The Writing on the Wall: Adventures in Time Lining

I almost called this ‘Part One’, because I feel like I might have more to say on the topic in the future.

I spent my Sunday with three Sharpies, a collection of neon colored adhesive dots, similar neon rectangles, Post-It Notes, Mardis Gras beads, and 3×5 index cards. To what end? I was mapping the first book in a series that is consuming my life.

I started writing the series with a partner in 2010. Before that, it was just the two of us role playing back and forth using characters we’d created for the purpose. Eventually it took on a life of its own and we realized it needed to be at least one book. The monster almost immediately grew several more heads. Earlier this year I took the entire project onto myself — the friendship with the partner has ended, you see — and today I finally put my index card idea into action.

See, I had this theory that if we treated the books like screenplays and mapped them by scene, it’d be easier to write them in the end. The partner did not agree as enthusiastically as I did, and so the index cards got shelved. Today, I sat down and wrote ‘BOOK ONE’ on a Post-It Note. I stuck a pink rectangle in its corner and placed up high on my bedroom wall. I’m 5’10”, so that’s nearly the ceiling. Me and my high hopes. Haha.

Then, I gathered my stack of index cards and a black marker and started writing down scenes I know will take place in the first book. In the corner of each, I placed a small pink dot, matching it to the Post-It Note I’d already placed. I tried to keep the scene titles basic. “So-and-so meets such-and-such.” “So-and-so’s secret is revealed.” Ocassionally, a card bore the header ‘FLASHBACK’, which I highlighted in yellow. Once I had a sizeable stack, I stood up and faced my empty wall. With careful thought, I taped each index card to the wall in what I knew to be a loose chronological order, leaving gaps where appropriate.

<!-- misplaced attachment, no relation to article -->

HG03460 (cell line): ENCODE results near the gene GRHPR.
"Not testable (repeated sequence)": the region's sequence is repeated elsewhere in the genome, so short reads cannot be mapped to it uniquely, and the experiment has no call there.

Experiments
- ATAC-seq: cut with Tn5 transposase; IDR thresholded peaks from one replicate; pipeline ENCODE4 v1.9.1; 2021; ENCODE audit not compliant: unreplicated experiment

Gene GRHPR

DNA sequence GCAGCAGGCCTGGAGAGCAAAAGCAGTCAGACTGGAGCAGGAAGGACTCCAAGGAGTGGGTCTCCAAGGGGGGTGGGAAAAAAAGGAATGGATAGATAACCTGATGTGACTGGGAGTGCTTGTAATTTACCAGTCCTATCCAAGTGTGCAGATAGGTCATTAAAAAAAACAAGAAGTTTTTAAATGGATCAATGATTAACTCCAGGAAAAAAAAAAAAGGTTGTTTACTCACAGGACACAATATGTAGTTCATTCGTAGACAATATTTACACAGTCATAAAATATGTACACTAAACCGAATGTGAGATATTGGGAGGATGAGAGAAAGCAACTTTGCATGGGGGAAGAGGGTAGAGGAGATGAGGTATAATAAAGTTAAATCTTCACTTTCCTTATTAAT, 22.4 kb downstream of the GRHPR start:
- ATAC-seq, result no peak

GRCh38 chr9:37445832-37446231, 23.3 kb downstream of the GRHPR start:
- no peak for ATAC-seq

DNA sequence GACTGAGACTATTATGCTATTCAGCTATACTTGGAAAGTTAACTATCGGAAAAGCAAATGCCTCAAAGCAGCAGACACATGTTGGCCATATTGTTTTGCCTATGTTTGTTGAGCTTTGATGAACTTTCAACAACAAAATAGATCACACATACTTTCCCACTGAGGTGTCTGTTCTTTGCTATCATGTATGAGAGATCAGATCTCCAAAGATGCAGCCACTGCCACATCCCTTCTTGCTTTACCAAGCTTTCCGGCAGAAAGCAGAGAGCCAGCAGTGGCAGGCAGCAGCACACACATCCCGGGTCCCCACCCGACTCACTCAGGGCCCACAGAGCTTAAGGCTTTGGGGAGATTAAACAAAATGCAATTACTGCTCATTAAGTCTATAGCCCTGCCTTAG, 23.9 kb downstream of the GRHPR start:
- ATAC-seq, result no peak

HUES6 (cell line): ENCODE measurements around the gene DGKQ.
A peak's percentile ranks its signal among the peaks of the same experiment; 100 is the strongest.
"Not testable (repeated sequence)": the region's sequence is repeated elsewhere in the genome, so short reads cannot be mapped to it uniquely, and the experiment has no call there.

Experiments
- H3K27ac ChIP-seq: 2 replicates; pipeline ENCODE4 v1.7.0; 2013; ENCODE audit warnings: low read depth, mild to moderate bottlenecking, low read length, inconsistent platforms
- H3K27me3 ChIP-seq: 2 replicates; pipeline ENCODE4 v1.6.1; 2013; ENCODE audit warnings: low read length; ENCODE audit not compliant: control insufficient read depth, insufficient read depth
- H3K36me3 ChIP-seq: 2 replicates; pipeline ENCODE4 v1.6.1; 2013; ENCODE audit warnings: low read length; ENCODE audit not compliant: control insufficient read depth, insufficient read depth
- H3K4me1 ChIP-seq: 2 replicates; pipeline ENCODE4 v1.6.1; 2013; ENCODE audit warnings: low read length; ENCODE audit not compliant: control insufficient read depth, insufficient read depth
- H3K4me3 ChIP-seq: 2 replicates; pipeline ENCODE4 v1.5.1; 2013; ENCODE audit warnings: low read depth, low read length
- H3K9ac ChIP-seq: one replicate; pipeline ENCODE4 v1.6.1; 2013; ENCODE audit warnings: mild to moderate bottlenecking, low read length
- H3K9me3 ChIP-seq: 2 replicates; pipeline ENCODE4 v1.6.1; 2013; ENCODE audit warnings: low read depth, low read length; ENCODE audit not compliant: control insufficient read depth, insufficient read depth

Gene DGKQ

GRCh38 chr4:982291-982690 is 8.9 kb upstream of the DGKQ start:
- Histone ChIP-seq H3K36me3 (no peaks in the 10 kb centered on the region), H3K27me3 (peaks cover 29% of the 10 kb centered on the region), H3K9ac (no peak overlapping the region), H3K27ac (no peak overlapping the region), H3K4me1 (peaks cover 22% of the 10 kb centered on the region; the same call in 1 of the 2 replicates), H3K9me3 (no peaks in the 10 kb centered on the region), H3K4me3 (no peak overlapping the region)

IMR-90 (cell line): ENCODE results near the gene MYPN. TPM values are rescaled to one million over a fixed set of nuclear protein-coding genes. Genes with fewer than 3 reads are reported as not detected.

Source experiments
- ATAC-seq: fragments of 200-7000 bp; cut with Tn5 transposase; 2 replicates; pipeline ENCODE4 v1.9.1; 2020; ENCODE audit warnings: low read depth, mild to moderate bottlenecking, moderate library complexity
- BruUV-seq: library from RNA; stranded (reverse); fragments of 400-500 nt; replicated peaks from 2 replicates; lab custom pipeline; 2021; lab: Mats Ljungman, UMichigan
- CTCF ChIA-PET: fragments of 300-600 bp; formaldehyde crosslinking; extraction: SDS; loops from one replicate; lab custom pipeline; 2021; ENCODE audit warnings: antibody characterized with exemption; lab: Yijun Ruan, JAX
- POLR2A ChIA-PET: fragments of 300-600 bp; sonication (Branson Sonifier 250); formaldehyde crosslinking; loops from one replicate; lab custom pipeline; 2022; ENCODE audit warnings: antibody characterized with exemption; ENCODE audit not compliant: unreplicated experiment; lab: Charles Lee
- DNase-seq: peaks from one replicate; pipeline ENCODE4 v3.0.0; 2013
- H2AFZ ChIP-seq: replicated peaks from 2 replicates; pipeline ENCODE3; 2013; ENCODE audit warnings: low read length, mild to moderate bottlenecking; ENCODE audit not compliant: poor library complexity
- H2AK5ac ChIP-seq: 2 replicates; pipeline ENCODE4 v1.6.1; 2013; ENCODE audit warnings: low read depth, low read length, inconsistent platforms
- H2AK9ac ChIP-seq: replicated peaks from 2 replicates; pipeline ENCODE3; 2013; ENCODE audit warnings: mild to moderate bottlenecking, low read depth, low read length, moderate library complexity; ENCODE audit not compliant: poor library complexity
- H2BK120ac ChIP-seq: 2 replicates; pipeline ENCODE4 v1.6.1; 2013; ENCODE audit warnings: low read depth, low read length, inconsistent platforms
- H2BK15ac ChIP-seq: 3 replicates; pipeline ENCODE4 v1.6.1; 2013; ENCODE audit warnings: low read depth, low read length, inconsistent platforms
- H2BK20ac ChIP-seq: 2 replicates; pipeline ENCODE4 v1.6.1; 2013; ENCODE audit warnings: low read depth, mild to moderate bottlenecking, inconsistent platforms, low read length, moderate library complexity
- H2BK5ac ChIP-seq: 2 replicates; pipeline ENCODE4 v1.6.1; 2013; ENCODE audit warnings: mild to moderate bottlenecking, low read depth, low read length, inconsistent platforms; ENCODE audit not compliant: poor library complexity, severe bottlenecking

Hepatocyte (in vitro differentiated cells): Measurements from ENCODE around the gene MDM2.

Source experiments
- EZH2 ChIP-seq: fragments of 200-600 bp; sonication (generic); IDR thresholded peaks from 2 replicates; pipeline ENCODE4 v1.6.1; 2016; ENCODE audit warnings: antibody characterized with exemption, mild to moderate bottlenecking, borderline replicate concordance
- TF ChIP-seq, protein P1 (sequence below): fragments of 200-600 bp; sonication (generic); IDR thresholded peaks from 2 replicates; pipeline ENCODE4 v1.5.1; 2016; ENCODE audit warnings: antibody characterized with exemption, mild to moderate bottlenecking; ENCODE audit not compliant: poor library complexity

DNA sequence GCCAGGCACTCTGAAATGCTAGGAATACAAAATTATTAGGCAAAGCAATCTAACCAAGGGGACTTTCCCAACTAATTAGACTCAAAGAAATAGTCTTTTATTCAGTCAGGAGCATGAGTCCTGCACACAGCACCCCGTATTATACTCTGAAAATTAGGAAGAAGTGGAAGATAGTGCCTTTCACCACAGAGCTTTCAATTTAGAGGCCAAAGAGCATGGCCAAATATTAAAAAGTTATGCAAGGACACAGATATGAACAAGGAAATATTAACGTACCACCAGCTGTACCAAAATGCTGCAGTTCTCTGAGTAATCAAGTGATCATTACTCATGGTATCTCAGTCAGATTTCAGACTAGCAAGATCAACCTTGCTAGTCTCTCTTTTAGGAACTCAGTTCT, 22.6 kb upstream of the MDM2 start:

I stepped back and took stock of the empty spaces. Via memory and imagination (and some reference to the binder dedicated to this project), I filled in the blank spaces. The more index cards I filled, the more I needed to lift and reposition the first cards I’d put up. One by one, I watched the scenes of my novel come together on previously blank canvas.

Fifty-six index cards later, there it was. Book effing One.

Impassioned, I put up two more Notes: ‘BOOK TWO’ and ‘BOOK THREE’, color coded orange and green. Between the columns, I pinned strings of Mardis Gras beads to separate the clusters of index cards. My last act was to use a sheet of regular notebook paper and a red Sharpie to quickly summarize the intended message of the first book, as well as the motivation and tone of each of the main characters. That sheet of paper hangs above the column for Book One.

I can look up now and admire my work from the corner of my bed, where I currently sit, thumbing away at my phone to write this article. With the scenes mapped and numbered (1-56, duh), the intent is to write the novel by scene and later stitch the scenes together until a completed first draft emerges.

May I just say, boom?

Tell me about your time lining process, if you have one. Do you consider time lines to be essential to the process, or are you more comfortable playing everything by ear? Do you consider time lining to be a personal strength or a weakness you’d like to improve upon?